Choice/Select Beef Supplies Tight; Spread Widens

Beef production has dipped below a year ago over the last couple of weeks, leading to some higher fed cattle prices and a widening of the already wide choice/select wholesale price spread from the USDA, said David Anderson, Extension agricultural economist for Texas A&M University, in a study for Extension agents from the Livestock Marketing Information Center in its In The Cattle Markets publication.

The Choice-Select spread tends to increase seasonally this time of the year and that seasonal trend is occurring again but at a much higher wholesale price level this year, Anderson said.

The data highlights that even though beef production remains large, the makeup of these supplies is important, he said.  The US is producing a little less fed beef and a little more cow beef relative to last year, and fewer cattle yielding prime- and choice-grading carcasses are tightening up supplies even more.

Relatively tight supplies of prime and choice beef are contributing to historically wide price spreads and high values for high quality grade beef, he said.




Over the last four weeks, total beef production declined by more than 0.5% below the same period a year ago, Anderson said.  But not all beef is the same.  Over this period, fed steer and heifer slaughter was down 1.7%, while cow slaughter was up by 4.2%.

Digging a little deeper, fed steer slaughter over the period was down 6.5% while fed heifer slaughter was up 6.7%, he said.

Dressed weights also continued to be down about two pounds a head from last year during the last month for steers, heifers and cows, Anderson said.  Combining weekly slaughter and dressed weights left fed beef production about 2.2% lower than a year ago while cow beef was up 3.8%.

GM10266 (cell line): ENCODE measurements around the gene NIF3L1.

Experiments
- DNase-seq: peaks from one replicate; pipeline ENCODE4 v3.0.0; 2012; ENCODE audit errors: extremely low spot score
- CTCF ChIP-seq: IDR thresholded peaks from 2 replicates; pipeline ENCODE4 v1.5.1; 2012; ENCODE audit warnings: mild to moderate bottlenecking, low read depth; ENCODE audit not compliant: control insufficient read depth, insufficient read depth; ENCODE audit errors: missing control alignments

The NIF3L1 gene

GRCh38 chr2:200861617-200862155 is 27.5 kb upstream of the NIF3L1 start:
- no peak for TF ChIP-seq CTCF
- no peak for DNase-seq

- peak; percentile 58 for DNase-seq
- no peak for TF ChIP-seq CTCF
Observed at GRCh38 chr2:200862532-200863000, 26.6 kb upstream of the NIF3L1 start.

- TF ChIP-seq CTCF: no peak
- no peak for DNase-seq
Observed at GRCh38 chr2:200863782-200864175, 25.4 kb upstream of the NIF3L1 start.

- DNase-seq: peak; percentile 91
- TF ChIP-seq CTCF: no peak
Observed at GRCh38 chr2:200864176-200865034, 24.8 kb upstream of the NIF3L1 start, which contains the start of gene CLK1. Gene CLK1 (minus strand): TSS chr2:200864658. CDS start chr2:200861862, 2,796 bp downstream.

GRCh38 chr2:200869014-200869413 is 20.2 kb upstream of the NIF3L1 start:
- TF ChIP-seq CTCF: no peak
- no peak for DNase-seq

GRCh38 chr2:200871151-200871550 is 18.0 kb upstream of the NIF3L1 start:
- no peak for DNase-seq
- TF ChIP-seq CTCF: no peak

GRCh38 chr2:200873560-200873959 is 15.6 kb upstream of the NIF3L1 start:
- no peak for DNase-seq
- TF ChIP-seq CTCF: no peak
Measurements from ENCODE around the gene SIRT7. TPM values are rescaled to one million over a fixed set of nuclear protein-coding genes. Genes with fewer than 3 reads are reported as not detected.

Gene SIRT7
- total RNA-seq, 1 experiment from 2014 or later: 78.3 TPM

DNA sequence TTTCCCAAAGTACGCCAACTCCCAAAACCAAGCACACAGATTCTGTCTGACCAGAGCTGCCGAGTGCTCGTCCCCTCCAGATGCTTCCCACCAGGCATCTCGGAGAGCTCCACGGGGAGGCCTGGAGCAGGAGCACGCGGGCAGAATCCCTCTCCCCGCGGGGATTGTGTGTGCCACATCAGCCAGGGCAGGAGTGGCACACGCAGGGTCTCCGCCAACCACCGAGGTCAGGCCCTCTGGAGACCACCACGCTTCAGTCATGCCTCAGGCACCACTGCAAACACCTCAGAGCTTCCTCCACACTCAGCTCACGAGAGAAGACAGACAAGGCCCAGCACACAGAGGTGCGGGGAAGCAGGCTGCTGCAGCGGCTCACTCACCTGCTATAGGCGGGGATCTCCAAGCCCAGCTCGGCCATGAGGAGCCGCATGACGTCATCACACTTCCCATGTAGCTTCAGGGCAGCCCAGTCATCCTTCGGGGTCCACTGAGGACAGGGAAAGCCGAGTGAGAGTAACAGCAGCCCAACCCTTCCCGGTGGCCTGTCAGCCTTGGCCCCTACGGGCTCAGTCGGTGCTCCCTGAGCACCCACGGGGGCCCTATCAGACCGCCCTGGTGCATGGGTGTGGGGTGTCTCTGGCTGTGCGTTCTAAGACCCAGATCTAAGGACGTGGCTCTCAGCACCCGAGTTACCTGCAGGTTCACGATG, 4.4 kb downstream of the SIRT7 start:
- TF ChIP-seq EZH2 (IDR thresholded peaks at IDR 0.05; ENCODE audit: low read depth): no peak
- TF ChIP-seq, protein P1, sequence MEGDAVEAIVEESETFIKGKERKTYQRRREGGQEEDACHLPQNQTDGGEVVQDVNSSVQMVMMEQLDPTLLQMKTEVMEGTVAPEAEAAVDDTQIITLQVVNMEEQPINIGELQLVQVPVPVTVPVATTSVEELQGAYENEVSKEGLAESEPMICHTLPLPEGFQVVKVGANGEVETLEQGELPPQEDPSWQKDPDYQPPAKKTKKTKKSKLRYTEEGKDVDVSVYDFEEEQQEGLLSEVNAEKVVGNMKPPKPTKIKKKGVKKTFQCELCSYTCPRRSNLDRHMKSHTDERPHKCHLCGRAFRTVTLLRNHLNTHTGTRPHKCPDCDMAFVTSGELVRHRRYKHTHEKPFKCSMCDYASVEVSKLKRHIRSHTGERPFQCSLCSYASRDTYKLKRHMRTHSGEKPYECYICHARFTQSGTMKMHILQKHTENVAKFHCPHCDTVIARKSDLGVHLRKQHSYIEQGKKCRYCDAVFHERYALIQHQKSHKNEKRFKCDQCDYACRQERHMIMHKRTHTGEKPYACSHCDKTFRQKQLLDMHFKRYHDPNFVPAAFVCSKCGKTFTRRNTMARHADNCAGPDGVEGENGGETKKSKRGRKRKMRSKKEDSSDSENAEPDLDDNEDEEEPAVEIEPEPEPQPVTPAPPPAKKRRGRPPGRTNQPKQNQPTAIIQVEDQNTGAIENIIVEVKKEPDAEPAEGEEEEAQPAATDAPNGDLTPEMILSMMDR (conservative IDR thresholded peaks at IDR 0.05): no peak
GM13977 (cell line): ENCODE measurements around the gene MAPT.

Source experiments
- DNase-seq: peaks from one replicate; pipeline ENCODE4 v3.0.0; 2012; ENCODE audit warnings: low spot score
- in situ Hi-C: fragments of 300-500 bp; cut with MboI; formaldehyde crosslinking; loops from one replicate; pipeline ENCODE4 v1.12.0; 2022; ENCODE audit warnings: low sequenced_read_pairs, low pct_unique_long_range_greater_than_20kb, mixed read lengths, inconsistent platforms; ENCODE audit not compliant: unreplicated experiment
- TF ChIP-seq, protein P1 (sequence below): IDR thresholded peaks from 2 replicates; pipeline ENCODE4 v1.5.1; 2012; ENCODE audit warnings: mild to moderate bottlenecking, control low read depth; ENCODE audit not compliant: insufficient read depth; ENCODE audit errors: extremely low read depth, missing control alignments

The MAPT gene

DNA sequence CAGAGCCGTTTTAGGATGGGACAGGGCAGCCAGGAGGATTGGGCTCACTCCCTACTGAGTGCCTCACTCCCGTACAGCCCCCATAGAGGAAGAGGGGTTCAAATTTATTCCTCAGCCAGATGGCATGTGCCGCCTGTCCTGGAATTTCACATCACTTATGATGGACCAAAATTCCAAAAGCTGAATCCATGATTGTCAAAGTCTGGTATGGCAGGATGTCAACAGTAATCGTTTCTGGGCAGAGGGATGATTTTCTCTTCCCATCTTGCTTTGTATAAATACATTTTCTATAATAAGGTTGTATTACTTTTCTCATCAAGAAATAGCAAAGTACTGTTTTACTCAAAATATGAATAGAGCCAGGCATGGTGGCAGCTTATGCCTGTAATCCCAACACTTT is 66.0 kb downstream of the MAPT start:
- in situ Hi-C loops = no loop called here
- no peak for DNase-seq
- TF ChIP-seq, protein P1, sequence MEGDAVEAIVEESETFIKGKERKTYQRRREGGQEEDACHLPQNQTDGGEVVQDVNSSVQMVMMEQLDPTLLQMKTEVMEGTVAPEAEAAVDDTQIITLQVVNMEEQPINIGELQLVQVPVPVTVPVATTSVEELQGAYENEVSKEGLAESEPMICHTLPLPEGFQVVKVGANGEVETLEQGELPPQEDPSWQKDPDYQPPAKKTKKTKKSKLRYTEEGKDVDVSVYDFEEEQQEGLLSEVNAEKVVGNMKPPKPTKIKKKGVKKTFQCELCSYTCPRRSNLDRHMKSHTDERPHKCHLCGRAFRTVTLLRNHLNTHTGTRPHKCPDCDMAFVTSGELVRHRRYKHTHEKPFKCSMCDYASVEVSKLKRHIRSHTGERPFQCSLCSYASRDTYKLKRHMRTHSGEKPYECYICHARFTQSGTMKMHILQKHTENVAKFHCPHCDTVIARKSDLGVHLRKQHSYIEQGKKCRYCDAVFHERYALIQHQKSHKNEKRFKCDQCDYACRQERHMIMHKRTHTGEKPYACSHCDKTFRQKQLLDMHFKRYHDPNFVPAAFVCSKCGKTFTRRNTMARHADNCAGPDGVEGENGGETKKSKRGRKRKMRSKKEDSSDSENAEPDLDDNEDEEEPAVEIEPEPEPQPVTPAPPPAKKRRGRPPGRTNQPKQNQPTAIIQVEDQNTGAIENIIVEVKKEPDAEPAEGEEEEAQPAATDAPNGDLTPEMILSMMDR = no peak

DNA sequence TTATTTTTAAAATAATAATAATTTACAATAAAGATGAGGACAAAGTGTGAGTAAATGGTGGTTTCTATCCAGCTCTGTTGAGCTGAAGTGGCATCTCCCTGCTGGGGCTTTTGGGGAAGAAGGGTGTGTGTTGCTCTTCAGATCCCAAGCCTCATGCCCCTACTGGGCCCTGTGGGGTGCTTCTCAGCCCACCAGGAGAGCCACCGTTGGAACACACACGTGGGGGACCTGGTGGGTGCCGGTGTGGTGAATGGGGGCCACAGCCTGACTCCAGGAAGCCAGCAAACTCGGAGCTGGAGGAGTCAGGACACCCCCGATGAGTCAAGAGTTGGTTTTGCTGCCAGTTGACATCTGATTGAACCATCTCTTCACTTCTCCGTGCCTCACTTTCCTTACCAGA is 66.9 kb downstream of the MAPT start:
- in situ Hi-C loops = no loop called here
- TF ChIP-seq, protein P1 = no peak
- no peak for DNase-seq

To dig in a little deeper, the percent of carcasses presented for grading over the last month that graded prime and choice ran about 1.6% and 2.6% below a year ago, respectively, Anderson said.  And, about 7.7% more carcasses graded select than a year ago.

Combining the percent of carcasses by grade and pounds of fed steer and heifer beef produced indicates that over the last month prime beef production was almost 4% below a year ago, he said.  Choice beef production was almost 5% lower than a year ago, while select production was about 5% higher.

The prime boxed beef cutout averaged $279.55 per cwt over the last month compared to $214.81 last year, Anderson said.  Over the same period the choice cutout averaged $215.76 per cwt compared with $202.48 last year.

That leaves the prime/choice spread at $63.80 per cwt this year compared with $12.33 last year, he said.  The average choice/select spread grew to a whopping $25.76 per cwt over the last month compared with about $11 last year and $11 over the last five-years.




Cash cattle changed hands last week at $108 to $109 per cwt, up $1 to $2 from the previous week, while dressed-basis trading was at $172, up $2.

The USDA choice cutout Thursday was down $0.17 per cwt at $218.11, while select was up $1.23 at $192.60.  The choice/select spread narrowed to $25.51 from $26.91 with 115 loads of fabricated product sold into the spot market.

No cattle were posted Thursday for delivery against the Oct contract.

The CME Feeder Cattle index for the seven days ended Wednesday was $145.15 per cwt, up $0.03 from the previous day.  This compares with Thursday’s Oct contract settlement of $144.20, down $1.02.